Africa is on the north pole
This radio play tells the story of Eboko, who travels from Central Africa to the North Pole
The heart of ‘Africa is on the North Pole’ is formed by the history of Eboko. The main part of the text refers to the generations of orally handed down stories which in primitive cultures, like for instance the Inuits, form the catalyst for every form of expressiveness in sound, movement and song.
In ‘Africa is on the North Pole’ this ‘multi-medial’ idea was picked up again and translated into radio-language. Text and music (radio play, documentary, science fiction) determine each other and blend with each other indissolubly.
Synopsis: In 2030 the Liga North finds a peculiar iglo in the neighbourhood of the North Pole. This iglo, which was once inhabited, was now deserted. With the help of a laptop, which was found there, the listener is confronted with the diary entries of someone named Eboko. This Eboko appeared to be a young labourer who, under miserable conditions, had worked on the rubber plantations in the Congo and in 1999 had fled from among other things the commotion caused by war in his country. A raven accompanies Eboko during the journey, in which he, while in search of the North Pole, wants to discover himself and his own poles. He wants to find something new and make it accessible for himself, then he will have something that no one can take away from him.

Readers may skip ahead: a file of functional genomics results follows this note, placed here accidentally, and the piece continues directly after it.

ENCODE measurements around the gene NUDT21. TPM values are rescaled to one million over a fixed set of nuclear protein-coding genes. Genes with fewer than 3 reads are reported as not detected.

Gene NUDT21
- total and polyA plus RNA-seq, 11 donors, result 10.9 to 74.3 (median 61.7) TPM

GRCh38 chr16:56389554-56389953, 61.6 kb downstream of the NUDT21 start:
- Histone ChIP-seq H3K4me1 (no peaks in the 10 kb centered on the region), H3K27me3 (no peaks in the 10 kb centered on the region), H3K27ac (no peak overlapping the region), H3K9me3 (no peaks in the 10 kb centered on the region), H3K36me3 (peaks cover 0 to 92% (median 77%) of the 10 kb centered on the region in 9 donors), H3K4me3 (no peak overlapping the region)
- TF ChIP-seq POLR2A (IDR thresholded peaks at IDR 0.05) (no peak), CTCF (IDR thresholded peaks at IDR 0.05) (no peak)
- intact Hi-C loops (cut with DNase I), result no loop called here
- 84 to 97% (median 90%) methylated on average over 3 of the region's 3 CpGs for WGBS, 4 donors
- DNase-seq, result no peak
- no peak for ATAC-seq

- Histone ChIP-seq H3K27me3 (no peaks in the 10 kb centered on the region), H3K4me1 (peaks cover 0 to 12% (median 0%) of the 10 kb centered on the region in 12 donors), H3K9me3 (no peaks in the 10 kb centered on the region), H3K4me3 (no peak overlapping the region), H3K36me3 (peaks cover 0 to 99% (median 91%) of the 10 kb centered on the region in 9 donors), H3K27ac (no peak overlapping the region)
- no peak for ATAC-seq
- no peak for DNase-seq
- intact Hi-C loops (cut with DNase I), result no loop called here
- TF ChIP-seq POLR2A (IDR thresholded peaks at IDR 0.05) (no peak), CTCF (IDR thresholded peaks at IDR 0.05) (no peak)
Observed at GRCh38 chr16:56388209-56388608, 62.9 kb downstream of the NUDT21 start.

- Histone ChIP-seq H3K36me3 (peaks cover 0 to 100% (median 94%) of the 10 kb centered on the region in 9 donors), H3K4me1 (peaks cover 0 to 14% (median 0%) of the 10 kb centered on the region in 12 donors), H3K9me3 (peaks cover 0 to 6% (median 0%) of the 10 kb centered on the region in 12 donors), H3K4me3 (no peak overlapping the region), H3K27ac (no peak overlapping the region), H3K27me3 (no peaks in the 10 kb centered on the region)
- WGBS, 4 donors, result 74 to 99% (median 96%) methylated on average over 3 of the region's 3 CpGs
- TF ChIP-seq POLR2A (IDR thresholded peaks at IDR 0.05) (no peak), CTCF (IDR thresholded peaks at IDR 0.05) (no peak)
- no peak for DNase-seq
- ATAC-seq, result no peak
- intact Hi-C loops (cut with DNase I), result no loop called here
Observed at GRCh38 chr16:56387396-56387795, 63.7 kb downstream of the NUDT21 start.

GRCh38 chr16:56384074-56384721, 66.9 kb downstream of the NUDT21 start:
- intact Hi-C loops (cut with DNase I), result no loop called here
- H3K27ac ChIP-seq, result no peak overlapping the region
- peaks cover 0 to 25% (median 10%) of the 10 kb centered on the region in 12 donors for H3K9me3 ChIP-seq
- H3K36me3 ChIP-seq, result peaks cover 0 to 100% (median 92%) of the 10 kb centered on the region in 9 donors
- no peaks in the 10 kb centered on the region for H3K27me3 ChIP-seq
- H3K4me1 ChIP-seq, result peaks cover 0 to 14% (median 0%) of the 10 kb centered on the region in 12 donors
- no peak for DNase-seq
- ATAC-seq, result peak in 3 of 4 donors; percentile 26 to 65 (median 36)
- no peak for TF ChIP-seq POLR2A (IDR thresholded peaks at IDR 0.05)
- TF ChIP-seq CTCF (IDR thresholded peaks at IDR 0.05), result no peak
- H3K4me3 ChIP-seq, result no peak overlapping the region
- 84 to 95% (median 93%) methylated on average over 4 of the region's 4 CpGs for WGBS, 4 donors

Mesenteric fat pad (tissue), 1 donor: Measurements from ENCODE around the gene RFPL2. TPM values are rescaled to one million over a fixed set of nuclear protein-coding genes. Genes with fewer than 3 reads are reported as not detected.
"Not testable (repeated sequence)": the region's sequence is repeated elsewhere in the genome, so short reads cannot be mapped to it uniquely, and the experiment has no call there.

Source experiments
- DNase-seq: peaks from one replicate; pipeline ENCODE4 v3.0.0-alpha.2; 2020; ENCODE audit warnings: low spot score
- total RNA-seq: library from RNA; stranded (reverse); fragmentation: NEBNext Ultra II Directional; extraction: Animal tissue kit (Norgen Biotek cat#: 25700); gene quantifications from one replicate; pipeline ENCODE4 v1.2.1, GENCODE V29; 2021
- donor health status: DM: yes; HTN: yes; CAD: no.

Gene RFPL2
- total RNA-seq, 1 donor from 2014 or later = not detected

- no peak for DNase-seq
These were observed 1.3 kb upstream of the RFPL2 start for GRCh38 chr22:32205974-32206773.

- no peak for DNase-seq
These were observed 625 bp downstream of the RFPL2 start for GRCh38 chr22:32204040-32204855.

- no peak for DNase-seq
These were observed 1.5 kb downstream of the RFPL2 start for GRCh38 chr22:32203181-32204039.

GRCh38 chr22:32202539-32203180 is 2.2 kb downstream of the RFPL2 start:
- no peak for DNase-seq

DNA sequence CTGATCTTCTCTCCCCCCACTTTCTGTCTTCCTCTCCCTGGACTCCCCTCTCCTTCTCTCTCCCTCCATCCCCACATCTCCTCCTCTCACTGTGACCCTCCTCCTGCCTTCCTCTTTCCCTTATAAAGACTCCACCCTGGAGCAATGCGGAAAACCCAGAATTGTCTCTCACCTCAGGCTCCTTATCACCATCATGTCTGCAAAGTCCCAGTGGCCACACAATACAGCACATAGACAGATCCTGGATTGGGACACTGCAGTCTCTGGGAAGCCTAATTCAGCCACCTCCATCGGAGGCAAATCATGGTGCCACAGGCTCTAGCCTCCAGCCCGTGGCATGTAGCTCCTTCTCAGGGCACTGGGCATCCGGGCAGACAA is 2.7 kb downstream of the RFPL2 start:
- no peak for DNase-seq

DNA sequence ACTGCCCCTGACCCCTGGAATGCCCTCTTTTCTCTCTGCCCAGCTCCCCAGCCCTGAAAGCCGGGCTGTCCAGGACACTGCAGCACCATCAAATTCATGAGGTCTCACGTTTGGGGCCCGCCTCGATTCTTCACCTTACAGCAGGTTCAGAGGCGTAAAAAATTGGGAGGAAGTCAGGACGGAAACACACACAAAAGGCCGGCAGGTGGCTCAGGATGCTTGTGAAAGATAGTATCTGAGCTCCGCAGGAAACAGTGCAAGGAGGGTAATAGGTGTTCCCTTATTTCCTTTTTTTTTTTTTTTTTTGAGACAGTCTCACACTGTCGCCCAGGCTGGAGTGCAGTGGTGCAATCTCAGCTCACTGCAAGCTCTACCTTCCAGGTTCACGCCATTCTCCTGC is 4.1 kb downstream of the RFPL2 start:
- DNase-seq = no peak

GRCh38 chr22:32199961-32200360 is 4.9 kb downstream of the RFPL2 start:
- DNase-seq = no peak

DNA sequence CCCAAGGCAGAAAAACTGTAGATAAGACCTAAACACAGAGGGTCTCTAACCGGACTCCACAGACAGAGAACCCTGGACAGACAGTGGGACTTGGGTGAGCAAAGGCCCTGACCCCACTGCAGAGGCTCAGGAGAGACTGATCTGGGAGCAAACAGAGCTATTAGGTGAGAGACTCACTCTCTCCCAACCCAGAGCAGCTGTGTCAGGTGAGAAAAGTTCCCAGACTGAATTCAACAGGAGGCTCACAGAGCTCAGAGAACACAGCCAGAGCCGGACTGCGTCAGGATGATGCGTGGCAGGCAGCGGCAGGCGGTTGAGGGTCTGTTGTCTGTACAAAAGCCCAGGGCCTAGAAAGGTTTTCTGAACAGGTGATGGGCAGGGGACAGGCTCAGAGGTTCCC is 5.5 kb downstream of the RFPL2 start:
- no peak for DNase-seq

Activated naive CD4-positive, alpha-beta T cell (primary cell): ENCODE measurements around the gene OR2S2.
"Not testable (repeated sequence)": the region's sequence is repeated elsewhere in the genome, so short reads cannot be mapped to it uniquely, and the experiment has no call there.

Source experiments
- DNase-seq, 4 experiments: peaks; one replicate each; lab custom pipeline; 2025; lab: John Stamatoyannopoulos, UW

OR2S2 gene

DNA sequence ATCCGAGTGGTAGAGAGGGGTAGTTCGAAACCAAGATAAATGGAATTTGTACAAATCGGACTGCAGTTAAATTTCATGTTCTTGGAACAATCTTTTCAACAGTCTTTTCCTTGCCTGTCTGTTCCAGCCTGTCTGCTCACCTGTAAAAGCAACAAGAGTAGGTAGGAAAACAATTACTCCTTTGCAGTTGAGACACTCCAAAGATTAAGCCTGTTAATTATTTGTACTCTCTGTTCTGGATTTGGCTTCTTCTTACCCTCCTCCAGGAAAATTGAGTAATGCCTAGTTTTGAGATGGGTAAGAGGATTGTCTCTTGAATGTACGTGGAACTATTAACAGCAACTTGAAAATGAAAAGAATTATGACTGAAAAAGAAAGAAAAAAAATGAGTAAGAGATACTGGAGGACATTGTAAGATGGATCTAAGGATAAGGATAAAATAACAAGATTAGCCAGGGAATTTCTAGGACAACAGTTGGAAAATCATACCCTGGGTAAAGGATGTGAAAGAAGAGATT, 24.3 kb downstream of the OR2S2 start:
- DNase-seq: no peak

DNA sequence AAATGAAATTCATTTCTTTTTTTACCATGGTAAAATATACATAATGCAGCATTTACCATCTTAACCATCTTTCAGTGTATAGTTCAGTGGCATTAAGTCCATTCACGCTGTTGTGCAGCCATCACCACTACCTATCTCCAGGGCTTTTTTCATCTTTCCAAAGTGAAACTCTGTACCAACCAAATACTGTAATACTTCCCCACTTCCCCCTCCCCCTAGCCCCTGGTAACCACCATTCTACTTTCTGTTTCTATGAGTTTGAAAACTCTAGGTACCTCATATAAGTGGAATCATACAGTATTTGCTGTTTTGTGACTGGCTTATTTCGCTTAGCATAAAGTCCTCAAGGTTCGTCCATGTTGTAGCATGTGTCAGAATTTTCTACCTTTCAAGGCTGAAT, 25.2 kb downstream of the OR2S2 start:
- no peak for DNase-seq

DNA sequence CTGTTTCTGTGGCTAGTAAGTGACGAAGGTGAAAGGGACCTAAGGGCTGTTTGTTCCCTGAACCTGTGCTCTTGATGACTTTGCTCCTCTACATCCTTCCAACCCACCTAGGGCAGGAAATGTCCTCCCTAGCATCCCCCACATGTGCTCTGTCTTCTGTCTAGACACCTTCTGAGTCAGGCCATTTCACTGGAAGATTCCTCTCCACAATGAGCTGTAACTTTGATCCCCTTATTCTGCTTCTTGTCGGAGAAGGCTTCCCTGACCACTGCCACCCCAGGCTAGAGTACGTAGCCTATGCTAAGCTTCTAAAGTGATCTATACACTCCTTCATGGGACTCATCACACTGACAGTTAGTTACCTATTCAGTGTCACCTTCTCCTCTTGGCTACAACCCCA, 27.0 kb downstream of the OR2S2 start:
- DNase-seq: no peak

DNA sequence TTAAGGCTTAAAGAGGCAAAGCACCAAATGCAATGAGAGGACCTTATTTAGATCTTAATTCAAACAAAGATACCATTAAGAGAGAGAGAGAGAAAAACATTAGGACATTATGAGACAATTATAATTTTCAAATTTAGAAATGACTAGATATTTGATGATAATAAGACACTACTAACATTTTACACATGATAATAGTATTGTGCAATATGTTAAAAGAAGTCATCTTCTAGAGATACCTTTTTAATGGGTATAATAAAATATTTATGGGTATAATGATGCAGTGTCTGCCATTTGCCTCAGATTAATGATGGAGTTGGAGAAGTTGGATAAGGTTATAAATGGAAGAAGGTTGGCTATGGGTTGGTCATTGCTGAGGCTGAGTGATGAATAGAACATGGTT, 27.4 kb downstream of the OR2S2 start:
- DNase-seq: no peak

At the end of his quest Eboko finds the pole of inaccessibility and disappears. The text of Eboko’s diary is the generator for the entire radio composition.
Documentary: The places and the happenings are based on reality. The logistic problems of an expedition to the North Pole region were mapped out together with among others the Belgian biologist Louis Beyens.
Music: Central to “Africa is on the North Pole” is the music from the Congo and the Inuits of Canada and Greenland. Eboko’s world is realized by mixing the musical similarities and differences of these two musical cultures. The music influences the structures of the sentences. In turn the rhythm of Ekobo’s language creates areas of sound and static.